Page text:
As we grow older, death becomes an unwanted but a realistic part of life. But how would you prefer to leave this world?
Death is a beautiful thing. It puts everything into perspective. It gives us reason to lead better lives, to make a difference, to fulfil wishes and to push for more. But it’s also a devastating thing that leaves destruction in its wake and the grief and trauma from it – be it sudden or slow – cannot be expressed in words.
For the most part, however, death is a notion that is pushed to the back of our minds and we live with the knowledge that we are all going to approach it without really making much of it, until we are faced with it.
The irony is that anything and everyone could lead to our demise, and if life doesn’t get us, death will surely find us. And, as someone who has experienced death at first hand, it has never become easier to see or let someone go.
But for argument’s sake, I’ve recently asked myself: what is the best way to go? Is a slow and emotionally and physically painful death better than a sudden and shocking one?
I’ve always wondered what I would do and say should I find out I’m dying. Would I apologise to those whom I’ve wronged? Would I hug my parents for the last time? Kiss my best friend goodbye? Would I write a detailed will leaving things of monetary and sentimental value to specific people? Does knowing that you’re living your final days make things easier or harder?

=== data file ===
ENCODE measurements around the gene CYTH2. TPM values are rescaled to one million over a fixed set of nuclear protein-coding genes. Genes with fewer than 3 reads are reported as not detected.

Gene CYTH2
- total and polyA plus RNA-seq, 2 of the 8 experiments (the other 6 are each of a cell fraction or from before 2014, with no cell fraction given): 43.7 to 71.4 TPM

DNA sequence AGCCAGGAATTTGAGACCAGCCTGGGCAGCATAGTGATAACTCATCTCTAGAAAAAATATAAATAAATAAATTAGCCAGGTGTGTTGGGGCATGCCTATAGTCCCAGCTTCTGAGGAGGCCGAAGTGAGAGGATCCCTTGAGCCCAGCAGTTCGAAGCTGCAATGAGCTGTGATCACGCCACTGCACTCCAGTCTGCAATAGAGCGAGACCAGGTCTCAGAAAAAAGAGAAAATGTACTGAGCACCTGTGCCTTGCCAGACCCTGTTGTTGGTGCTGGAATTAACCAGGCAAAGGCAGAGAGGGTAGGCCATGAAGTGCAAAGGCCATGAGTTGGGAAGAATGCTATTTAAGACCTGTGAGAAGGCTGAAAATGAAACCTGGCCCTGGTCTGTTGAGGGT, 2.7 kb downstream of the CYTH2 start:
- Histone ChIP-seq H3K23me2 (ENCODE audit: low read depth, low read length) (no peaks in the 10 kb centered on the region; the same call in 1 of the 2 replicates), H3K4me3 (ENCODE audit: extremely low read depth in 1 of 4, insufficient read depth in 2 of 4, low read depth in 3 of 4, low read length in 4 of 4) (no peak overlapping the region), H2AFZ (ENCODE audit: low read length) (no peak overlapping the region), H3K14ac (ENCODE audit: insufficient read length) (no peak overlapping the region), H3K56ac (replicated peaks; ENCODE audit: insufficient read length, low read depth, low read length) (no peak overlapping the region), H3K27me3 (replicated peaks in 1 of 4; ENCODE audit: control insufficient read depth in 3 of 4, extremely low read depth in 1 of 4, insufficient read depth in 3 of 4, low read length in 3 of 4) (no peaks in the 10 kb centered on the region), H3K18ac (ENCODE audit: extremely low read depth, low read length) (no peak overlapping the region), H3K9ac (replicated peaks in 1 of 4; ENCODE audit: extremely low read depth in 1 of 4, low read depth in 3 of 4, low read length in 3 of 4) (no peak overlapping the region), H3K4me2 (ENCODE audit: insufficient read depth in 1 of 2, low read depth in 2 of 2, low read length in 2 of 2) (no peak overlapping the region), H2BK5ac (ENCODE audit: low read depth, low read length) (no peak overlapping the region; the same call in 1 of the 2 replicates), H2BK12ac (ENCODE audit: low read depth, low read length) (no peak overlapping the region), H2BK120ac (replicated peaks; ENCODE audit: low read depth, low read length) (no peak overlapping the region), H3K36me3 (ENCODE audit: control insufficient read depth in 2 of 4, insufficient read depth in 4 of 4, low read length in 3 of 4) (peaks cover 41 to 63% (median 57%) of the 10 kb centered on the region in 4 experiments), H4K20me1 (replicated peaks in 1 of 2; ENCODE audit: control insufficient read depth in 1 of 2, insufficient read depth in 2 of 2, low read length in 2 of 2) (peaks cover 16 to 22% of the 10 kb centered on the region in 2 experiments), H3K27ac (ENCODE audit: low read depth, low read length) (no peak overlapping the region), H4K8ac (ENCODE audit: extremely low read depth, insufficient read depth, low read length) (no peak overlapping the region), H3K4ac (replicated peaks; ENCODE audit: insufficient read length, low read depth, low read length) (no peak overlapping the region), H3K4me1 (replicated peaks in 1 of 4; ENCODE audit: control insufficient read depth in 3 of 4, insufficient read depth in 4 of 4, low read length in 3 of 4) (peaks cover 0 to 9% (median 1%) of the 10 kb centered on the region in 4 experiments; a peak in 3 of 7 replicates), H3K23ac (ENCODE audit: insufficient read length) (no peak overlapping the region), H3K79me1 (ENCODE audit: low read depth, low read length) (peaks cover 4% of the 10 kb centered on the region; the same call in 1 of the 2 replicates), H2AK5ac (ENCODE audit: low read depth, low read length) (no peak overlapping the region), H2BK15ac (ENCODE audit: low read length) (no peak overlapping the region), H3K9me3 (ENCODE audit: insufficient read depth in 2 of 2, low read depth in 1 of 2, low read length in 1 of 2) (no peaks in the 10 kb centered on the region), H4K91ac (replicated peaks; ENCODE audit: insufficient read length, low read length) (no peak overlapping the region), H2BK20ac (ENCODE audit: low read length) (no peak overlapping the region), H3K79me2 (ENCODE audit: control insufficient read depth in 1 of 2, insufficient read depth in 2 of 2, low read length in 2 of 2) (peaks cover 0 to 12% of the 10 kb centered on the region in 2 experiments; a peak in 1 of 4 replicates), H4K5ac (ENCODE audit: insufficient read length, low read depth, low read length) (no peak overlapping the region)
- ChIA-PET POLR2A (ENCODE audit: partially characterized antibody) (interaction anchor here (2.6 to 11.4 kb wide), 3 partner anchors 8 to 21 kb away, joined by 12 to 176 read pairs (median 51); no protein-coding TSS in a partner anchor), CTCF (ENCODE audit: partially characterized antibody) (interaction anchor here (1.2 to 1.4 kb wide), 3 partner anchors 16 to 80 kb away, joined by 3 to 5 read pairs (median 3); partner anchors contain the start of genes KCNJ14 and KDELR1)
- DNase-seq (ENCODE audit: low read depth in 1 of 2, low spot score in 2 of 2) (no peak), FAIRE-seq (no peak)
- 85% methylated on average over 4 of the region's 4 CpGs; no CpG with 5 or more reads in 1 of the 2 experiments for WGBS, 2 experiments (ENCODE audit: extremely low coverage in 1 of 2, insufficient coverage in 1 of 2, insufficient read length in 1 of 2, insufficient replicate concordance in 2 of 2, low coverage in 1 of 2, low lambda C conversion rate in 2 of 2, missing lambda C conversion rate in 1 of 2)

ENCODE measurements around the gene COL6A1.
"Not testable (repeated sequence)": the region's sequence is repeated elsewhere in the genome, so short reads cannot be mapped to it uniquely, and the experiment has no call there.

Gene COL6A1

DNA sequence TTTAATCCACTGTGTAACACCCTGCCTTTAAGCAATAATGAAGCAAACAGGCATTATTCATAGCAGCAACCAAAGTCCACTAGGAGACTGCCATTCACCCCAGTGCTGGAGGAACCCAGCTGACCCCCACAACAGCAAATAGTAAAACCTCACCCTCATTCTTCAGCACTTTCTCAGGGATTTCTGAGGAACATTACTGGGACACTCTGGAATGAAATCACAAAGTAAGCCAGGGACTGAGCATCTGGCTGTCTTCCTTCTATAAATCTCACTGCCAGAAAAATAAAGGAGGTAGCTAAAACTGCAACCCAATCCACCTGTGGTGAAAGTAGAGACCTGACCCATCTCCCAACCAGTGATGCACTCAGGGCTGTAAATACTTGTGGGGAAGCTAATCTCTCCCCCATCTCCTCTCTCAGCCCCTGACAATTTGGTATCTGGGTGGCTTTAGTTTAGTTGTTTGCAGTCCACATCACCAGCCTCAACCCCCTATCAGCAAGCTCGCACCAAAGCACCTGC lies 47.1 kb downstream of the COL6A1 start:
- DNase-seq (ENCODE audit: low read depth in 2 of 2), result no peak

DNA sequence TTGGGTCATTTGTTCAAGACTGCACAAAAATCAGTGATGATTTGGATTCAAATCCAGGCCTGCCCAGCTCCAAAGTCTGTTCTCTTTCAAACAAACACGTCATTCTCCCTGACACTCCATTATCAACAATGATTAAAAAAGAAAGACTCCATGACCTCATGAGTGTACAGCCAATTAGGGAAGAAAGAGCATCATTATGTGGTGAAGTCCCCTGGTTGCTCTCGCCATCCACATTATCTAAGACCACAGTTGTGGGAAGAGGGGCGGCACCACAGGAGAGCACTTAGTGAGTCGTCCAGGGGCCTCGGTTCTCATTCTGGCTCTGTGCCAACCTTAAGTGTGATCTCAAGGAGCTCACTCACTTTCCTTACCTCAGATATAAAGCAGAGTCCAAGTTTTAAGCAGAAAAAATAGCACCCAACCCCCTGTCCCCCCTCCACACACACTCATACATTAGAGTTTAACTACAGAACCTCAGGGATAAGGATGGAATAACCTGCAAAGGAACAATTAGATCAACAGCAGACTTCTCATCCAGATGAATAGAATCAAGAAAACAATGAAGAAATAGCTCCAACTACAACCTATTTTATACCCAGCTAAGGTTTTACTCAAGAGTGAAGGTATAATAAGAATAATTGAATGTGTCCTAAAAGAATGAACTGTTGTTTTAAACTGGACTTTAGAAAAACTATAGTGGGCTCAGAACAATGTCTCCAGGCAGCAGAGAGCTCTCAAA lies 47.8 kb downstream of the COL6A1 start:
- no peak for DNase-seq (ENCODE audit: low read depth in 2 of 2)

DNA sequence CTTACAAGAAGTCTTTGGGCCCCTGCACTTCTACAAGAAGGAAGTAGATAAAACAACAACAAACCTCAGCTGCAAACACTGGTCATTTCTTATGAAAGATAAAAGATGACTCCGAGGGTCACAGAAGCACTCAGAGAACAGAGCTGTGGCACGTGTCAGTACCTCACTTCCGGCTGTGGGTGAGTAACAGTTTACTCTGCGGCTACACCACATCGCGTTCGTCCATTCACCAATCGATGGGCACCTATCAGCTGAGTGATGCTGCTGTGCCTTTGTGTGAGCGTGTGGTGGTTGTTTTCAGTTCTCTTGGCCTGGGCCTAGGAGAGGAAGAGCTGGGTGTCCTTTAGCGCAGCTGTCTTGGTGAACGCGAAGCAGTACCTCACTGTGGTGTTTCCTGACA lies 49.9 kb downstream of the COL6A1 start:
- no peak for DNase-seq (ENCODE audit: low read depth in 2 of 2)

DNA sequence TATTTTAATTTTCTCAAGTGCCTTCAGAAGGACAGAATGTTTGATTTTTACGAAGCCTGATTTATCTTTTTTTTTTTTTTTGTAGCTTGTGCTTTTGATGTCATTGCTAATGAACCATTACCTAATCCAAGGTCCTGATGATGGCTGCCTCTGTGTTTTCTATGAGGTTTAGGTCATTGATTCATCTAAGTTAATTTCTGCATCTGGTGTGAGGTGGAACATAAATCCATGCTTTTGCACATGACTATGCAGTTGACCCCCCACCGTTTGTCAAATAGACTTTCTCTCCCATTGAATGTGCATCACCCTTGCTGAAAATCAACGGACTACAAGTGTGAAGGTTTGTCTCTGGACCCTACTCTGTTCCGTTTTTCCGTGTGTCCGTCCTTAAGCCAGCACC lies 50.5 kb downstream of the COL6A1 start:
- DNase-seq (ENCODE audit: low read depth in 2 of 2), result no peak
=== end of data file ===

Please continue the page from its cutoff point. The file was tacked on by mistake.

And what if I died suddenly? Am I ready for it? Do I have my affairs in order or will I leave my family to deal with all that which I have postponed thinking tomorrow would be a brand new day during which I could sort things out?
Death is a myriad of questions that will one day be answered; and with each person who leaves our lives for good, we learn just how short life is. How 20, 30, 50 years fly by in a second and that we should always push to do things before it’s too late.
It’s a difficult concept to fathom; and much harder when you’re faced with it. For anyone who – like me – has lost a parent, a sibling or a friend, their death was as much about them as it turned out to be about me and my life and how difficult it is to keep on going when things are snatched away from you.
In reality, there is very little we can do. People beat cancer and others die from tripping in their shoelaces – and that is the scariest part. The truth is that we are all dying slowly, and a terminal illness that will surely take us is nothing more than an affirmation of what we already know – the difference is that it gives us enough courage, leeway and escape to do that which we would have otherwise not done.
But it’s easy to say that when I feel healthy and when I am assuming that I still have the rest of my life to live. No one currently facing such prospects or their relatives would find something like this easy to digest – and who can blame them? We are human, after all.
But what about you? Would you rather know you were slowly abandoning all that you know or would you prefer leaving suddenly?
How would you answer James’s question? Let us know in the comments’ section below.